9. The circuit of claim 1 wherein the second and third transistors are provided as unity emitter bipolar transistors, operable at substantially the same collector current.
10. The circuit of claim 9 wherein each of the first, second and third transistors are operable with unity emitter area.
11. The circuit of claim 10 wherein a base emitter voltage difference is generated by scaling the first and third resistors.
12. The circuit of claim 5 wherein the reference voltage may be trimmed to an optimum temperature coefficient by effecting a trimming of at least one of the third and sensing resistor.
13. The circuit of claim 5 wherein the first, second and third transistors are provided as npn transistors.
14. The circuit of claim 5 wherein each of the first, second and third legs includes stacked bipolar transistors.
15. The circuit of claim 1 wherein the additional current is a first additional current, the circuit including a second additional current coupled to the sensing resistor, the second additional current being of the form I0(1−T/T0), and providing for a correction of second-order temperature effects in the output reference.
16. The circuit of claim 15 wherein the second additional current is provided by inclusion of a load coupled between the first transistor and the first additional current.
17. The circuit of claim 5 including a load resistor coupled between the first and third legs of the circuit.
18. The circuit of claim 17 wherein the load resistor is coupled to the first leg between the first resistor and first transistor and is coupled to the second leg between the third transistor and the third resistor.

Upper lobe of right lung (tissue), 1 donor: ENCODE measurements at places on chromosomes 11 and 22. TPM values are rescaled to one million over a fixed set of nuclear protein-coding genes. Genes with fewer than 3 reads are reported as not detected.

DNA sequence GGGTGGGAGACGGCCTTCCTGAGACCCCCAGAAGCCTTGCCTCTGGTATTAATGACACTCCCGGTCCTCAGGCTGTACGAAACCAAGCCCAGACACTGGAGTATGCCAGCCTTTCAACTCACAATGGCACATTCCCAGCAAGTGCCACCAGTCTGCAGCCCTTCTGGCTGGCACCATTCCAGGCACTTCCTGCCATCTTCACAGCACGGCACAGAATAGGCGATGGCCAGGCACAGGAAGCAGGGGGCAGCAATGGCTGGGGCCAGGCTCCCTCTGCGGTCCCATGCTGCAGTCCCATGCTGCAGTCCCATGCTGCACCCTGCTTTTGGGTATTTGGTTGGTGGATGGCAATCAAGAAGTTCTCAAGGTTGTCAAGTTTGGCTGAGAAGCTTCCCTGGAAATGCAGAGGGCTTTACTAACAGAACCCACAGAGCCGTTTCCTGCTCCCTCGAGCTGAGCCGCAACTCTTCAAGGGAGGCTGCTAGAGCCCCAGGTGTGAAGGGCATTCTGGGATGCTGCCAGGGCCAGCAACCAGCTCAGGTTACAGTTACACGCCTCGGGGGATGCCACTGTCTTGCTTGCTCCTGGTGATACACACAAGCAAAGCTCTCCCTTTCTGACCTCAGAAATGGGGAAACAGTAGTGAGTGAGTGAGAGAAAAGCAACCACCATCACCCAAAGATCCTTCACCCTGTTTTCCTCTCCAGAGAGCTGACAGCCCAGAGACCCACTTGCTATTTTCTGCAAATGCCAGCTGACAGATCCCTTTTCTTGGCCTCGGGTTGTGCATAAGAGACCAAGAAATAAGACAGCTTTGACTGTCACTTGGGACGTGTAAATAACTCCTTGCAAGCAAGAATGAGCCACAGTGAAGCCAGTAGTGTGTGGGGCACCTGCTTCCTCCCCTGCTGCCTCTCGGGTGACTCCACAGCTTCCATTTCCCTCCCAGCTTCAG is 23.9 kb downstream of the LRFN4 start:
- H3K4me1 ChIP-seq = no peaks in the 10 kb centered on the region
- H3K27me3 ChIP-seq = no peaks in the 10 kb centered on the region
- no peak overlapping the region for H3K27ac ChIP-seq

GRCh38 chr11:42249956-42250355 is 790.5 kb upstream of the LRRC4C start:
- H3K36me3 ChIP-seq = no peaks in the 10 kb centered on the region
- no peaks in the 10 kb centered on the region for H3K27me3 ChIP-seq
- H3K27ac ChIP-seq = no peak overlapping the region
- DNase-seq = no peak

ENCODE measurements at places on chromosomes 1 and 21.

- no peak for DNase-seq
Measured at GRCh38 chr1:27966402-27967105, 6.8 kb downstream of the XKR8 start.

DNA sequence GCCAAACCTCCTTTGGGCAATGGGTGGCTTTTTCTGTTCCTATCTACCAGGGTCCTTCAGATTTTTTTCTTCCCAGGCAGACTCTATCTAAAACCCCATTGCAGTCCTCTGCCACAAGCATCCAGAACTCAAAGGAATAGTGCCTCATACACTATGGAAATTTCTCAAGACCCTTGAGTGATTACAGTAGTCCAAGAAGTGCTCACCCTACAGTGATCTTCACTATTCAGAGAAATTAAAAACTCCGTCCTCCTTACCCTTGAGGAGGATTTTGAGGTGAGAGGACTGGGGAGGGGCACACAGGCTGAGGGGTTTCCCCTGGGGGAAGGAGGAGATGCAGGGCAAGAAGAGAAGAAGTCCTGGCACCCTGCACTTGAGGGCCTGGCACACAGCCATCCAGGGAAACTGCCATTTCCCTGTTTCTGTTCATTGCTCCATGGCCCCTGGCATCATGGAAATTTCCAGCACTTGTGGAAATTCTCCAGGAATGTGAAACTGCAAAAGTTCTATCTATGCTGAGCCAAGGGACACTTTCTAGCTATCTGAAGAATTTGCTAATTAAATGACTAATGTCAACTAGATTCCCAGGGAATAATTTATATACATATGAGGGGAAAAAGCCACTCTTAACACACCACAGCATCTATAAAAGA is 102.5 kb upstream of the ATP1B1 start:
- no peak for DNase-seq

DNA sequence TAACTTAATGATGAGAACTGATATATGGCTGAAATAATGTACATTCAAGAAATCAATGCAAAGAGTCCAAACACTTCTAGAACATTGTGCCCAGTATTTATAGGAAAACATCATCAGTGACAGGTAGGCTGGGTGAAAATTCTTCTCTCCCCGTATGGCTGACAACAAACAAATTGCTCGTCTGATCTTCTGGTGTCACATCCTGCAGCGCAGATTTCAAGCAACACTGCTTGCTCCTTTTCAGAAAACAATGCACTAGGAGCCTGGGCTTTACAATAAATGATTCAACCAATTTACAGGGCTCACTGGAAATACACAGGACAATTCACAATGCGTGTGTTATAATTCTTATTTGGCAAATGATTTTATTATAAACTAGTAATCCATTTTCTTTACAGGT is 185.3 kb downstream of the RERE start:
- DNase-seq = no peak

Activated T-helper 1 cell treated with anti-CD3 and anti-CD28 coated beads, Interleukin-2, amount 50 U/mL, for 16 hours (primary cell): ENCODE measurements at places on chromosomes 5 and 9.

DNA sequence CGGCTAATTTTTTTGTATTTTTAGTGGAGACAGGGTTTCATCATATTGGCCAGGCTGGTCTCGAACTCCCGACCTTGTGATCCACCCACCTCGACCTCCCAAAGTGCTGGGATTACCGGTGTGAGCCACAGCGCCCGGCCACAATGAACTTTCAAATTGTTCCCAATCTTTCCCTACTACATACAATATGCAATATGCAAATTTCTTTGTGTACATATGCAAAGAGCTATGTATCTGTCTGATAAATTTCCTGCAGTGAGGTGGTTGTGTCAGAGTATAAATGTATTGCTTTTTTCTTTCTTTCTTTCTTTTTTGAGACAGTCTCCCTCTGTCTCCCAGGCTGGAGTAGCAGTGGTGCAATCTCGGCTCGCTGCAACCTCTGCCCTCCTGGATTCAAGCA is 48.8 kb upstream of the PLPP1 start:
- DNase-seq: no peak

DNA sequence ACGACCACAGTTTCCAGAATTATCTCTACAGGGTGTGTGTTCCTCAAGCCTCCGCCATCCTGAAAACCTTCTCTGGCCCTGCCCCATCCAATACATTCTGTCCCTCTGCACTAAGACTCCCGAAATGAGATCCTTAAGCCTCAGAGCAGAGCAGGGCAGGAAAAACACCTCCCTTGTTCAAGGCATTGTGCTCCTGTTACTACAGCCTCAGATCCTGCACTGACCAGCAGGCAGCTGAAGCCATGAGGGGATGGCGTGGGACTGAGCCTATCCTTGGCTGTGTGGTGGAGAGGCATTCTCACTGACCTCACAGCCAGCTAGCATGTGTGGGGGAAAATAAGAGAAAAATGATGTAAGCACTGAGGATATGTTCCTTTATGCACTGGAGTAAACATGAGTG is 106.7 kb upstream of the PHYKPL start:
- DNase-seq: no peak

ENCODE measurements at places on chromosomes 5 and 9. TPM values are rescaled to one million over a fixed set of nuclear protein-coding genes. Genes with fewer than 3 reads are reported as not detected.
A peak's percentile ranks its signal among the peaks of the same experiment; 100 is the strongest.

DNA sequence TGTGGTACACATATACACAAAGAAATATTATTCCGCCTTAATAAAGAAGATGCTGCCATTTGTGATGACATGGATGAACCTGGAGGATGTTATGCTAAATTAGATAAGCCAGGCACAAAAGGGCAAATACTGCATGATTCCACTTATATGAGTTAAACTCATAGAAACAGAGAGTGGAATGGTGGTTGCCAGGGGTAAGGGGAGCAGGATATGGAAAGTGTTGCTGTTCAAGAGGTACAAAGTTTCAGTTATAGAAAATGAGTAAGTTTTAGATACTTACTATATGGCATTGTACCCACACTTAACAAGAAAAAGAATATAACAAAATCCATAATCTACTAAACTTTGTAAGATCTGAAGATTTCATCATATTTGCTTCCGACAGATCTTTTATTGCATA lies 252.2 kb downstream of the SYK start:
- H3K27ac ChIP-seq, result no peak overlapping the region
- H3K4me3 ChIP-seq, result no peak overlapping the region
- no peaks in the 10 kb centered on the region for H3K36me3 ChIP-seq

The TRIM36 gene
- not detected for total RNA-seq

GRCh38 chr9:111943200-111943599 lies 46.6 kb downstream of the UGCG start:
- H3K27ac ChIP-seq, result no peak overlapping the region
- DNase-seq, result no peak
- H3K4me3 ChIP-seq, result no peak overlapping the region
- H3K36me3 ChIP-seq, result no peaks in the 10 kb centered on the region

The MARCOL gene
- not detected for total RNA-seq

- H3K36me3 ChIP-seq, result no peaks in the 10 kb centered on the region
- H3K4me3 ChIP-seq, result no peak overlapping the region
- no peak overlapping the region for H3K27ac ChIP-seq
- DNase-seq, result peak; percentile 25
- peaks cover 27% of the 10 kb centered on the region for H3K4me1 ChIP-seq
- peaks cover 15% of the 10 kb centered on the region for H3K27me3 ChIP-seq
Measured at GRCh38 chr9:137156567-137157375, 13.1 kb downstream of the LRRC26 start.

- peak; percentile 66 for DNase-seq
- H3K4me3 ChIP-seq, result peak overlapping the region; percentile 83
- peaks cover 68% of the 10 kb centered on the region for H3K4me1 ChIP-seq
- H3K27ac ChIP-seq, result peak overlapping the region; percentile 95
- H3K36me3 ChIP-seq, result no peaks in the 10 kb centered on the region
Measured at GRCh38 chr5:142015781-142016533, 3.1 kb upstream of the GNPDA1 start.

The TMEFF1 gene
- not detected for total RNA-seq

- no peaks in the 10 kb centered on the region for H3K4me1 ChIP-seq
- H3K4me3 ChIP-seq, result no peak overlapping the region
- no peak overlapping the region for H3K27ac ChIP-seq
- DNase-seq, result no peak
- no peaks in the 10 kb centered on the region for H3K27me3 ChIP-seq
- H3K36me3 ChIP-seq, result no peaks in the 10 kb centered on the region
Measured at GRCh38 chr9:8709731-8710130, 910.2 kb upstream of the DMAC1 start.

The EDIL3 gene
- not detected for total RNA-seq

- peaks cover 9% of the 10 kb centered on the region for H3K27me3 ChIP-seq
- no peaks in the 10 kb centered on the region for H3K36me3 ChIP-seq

19. The circuit of claim 18 wherein each of the first, load, second and sensing resistors are in series with one another.
20. A curvature corrected bandgap voltage reference configured to provide a second order corrected voltage reference at an output thereof, the circuit including an amplifier coupled to first and second transistors respectively, the amplifier having inverting and non-inverting inputs, the transistors being configured to generate a voltage indicative of a base-emitter voltage difference between each of the first and second transistors across a sensing resistor, wherein the base of first transistor is coupled to the non-inverting input of the amplifier and the collector of the first transistor is coupled to the inverting input of the amplifier, the second transistor is in a diode configuration, and the circuit provides an additional current from a third, diode-connected transistor to the sensing resistor to reduce the contribution of noise from the first transistor into the amplifier, the circuit additionally including a temperature-dependent current source providing a current to the first transistor to reduce second-order temperature effects from the voltage reference.
21. The circuit of claim 20 wherein the temperature dependent current is of the form I0(1−T/T0).
22. The circuit of claim 20 wherein the first and second transistors are provided in first and second legs of the circuit respectively, and the third transistor is provided in a third leg of the circuit.
23. The circuit of claim 22 wherein the third leg includes a third resistor of the circuit, the third resistor being provided in series with the diode-connected third transistor.